The Set Of All 2x2 Invertible Matrices

Part 1-Define our group:

GL2($\mathbb{R}$) is the set of all 2x2 Invertible Matrices



Part 2-Show our group is a group:

We say GL2($\mathbb{R}$) is a group if…
1) matrix multiplication is associative on the set
2) matrix multiplication has an identity that can be found in the set
3) every element in the set has an inverse for matrix multiplication.

1) We have proved previously that function composition is associative, and since matrix multiplication is function composition on matrices we can say that matrix multiplication is associative.

2) We know that the 2X2 matrix identity is

$\[\begin{bmatrix}1 & 0 \\[0.3em]0 & 1 \end{bmatrix}\]$

Let's just check to be sure this is the identity and that it is in the set.

$\[\begin{bmatrix}1 & 0 \\[0.3em]0 & 1 \end{bmatrix}\begin{bmatrix} a & b \\[0.3em] c & d \end{bmatrix}=\begin{bmatrix} a & b \\[0.3em] c & d \end{bmatrix}\]$ for $\[\begin{bmatrix} a & b \\[0.3em] c & d \end{bmatrix}\]\in$GL2($\mathbb{R}$) arbitrary.

Similiarly,

$\[\begin{bmatrix}a & b \\[0.3em]c & d \end{bmatrix}\begin{bmatrix} 1 & 0 \\[0.3em] 0 & 1 \end{bmatrix}=\begin{bmatrix} a & b \\[0.3em] c & d \end{bmatrix}\]$ for $\[\begin{bmatrix} a & b \\[0.3em] c & d \end{bmatrix}\]\in$ GL2($\mathbb{R}$) arbitrary.

If $det\[\begin{bmatrix}1 & 0 \\[0.3em]0 & 1 \end{bmatrix}\]\neq0$
$det\[\begin{bmatrix}1 & 0 \\[0.3em]0 & 1 \end{bmatrix}\]=2$ therefore it is in invertible and is and element of GL2($\mathbb{R}$)

3) Let $A=\begin{bmatrix}a & b \\[0.3em] c & d \end{bmatrix}\in$GL2($\mathbb{R}$) arbitrary.
The inverse of $A=\frac{1}{det(A)}$$\begin{bmatrix}d & -b \\[0.3em] -c & a \end{bmatrix}=$$\frac{1}{ad-bc}$$\begin{bmatrix}d & -b \\[0.3em] -c & a \end{bmatrix}$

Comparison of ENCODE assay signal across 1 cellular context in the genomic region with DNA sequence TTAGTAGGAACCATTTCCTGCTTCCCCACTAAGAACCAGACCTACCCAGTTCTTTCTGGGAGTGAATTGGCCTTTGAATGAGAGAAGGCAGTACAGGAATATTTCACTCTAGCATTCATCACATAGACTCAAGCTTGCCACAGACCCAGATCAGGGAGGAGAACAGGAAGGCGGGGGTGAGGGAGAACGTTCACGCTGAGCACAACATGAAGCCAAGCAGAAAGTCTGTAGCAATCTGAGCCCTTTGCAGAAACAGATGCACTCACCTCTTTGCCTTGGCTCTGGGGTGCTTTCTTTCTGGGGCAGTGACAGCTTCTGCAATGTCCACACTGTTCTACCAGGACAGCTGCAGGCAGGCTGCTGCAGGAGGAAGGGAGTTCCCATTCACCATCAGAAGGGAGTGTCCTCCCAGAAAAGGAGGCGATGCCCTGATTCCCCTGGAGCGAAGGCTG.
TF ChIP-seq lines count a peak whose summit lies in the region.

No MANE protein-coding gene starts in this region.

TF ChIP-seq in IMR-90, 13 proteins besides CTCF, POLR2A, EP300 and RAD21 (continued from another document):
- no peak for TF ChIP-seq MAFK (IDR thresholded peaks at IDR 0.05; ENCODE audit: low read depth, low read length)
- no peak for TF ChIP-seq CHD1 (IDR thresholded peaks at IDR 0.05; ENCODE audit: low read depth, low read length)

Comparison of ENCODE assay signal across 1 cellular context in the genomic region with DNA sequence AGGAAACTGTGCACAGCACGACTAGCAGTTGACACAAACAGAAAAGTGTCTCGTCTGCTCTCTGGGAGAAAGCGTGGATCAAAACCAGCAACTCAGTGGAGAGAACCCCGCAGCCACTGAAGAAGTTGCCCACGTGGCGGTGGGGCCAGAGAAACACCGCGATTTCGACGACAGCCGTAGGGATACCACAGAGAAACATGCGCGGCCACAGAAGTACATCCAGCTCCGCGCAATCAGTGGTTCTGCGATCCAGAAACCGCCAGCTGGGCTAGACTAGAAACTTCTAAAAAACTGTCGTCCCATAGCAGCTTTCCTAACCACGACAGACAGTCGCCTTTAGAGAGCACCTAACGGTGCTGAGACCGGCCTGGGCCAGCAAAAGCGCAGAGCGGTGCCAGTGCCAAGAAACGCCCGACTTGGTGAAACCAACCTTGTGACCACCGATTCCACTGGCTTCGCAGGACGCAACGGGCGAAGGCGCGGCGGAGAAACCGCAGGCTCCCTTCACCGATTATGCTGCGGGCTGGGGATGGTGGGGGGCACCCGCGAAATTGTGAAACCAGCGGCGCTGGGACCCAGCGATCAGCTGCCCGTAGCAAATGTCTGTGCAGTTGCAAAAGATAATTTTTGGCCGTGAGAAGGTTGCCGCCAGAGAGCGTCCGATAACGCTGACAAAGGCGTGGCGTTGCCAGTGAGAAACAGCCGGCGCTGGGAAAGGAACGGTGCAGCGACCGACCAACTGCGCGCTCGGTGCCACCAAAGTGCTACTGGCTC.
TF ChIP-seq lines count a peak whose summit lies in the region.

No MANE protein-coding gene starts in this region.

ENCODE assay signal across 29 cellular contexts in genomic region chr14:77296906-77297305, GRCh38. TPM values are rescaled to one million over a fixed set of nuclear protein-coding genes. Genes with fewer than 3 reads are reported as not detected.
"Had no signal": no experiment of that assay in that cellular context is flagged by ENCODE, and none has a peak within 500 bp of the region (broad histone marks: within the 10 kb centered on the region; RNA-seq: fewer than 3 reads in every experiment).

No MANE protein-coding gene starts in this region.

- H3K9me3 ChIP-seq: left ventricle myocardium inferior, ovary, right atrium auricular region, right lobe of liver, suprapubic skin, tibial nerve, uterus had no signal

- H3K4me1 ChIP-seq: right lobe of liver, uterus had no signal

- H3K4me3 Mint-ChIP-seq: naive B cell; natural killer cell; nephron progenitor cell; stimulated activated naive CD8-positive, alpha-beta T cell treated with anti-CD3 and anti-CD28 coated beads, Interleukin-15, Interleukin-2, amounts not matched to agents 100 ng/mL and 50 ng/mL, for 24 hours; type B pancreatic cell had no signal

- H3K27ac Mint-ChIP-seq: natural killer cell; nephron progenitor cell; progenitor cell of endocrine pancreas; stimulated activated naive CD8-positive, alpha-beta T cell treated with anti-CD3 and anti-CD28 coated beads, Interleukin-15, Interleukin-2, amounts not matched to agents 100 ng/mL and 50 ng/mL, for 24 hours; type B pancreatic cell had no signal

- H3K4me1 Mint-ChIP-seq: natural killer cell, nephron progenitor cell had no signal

$A$-1$=\begin{bmatrix}\frac{d}{ad-bc} & \frac{-b}{ad-bc} \\[0.3em] \frac{-c}{ad-bc} & \frac{a}{ad-bc} \end{bmatrix}$. As we stated above $det(A)\neq 0$, therefore this is true.

Therefore GL2($\mathbb{R}$) is indeed a group.



Part 3-Show interesting subgroups of our group:

Let G=GL2($\mathbb{R}$)
H= {A | det (A)=1}
1. Let $A\in H$ and $B\in H$ be arbitrary. Therefore det (A) =1 and det (B)=1.
Therefore $det (A)\cdot det (B)= 1\cdot1 = 1$, so
$det (AB)=1.$ This demonstrates closure as needed.

2. We know I = $\[\begin{bmatrix}1 & 0 \\[0.3em]0 & 1 \end{bmatrix}\]$ $\in G$

Since the determinate is determined by the entries ad-bc, we can see that the determinate of the identity is $(1\cdot1) -(0\cdot0) = 1$. Since det(I)=1 I$\in$H.

3. Since the det $A$-1= $\frac{1}{det(A)}$ and the det (A) = 1 (as demonstrated in part 2 earlier), then the det $A$-1= $\frac{1}{1}$ = 1 therefore A-1 $\in H$

Therefore H is a subgroup of G.


Now $H=${$A | AA$T$=I$}
Let $A\in H$ and $B \in H$ be arbitrary.
1. $AB(AB)$T$=ABB$T$A$T=$AIA$T$=I.$ Therefore $AB\in H$ and so $H$ is closed under matrix multiplication.
2. We know$I=\begin{bmatrix} 1 & 0 \\[0.3em] 0 & 1 \end{bmatrix}\] \in G.$
$I$T$=I,$ therefore $II$T$=II=I$. Therefore $I\in H$.
3. Let $M\in H$ be arbitrary. Therefore $MM$T$=1.$ By definition of Inverse we can say that $M$T$=M$-1. Therefore $M$-1$\in H$.
Therefore $H$ is a subgroup of $G$.